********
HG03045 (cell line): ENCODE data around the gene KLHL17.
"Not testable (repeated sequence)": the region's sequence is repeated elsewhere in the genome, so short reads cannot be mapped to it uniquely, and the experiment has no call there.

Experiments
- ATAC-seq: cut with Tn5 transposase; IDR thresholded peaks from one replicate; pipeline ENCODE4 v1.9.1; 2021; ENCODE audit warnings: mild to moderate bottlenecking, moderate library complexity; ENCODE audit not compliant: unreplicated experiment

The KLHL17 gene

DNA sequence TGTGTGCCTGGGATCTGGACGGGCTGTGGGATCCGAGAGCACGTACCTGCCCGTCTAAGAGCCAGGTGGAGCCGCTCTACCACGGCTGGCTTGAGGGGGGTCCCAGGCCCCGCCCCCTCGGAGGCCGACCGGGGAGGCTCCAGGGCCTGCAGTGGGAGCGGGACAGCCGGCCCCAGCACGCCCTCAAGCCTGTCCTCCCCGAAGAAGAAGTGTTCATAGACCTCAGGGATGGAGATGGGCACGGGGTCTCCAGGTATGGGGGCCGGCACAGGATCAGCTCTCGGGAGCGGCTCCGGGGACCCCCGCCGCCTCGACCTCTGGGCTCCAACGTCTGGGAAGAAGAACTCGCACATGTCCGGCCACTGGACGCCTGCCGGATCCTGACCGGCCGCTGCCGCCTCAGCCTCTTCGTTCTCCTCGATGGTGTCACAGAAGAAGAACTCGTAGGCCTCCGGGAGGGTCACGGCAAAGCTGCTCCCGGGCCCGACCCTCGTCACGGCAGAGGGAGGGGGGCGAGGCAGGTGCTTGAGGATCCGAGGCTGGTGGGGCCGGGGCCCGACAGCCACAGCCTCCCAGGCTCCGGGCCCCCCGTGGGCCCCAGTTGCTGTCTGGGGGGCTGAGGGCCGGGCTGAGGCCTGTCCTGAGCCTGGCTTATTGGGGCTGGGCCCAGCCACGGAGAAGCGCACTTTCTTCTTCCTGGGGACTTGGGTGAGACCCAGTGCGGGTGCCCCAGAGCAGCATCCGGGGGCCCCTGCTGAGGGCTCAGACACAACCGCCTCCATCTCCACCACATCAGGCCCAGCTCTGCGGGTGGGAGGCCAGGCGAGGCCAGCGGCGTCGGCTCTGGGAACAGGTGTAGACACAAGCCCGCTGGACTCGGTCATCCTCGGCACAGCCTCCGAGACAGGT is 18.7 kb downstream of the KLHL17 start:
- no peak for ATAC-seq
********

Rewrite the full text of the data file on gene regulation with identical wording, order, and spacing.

HG03045 (cell line): ENCODE data around the gene KLHL17.
"Not testable (repeated sequence)": the region's sequence is repeated elsewhere in the genome, so short reads cannot be mapped to it uniquely, and the experiment has no call there.

Experiments
- ATAC-seq: cut with Tn5 transposase; IDR thresholded peaks from one replicate; pipeline ENCODE4 v1.9.1; 2021; ENCODE audit warnings: mild to moderate bottlenecking, moderate library complexity; ENCODE audit not compliant: unreplicated experiment

The KLHL17 gene

DNA sequence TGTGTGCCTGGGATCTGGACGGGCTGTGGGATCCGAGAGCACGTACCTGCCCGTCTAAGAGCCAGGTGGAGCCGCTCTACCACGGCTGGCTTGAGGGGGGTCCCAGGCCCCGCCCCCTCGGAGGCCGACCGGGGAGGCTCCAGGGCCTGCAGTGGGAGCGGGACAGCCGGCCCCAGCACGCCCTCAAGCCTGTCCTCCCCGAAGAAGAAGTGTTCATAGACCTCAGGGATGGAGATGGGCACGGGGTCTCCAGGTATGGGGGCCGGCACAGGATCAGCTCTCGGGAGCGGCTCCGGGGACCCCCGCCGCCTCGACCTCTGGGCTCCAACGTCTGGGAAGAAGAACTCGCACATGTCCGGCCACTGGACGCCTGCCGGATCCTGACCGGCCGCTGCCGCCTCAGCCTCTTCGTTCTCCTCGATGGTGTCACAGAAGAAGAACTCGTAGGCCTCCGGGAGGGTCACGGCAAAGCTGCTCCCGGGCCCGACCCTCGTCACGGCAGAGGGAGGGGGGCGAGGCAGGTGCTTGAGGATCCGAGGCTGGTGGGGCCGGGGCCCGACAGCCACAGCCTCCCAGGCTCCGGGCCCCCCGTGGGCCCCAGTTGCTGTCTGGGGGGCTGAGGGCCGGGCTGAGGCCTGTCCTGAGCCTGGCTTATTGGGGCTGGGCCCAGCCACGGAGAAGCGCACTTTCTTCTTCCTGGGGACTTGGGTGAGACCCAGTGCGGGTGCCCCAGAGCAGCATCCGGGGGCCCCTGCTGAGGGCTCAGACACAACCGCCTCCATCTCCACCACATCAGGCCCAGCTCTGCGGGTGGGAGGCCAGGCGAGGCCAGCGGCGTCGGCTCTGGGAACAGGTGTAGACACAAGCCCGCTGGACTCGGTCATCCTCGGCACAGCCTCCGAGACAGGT is 18.7 kb downstream of the KLHL17 start:
- no peak for ATAC-seq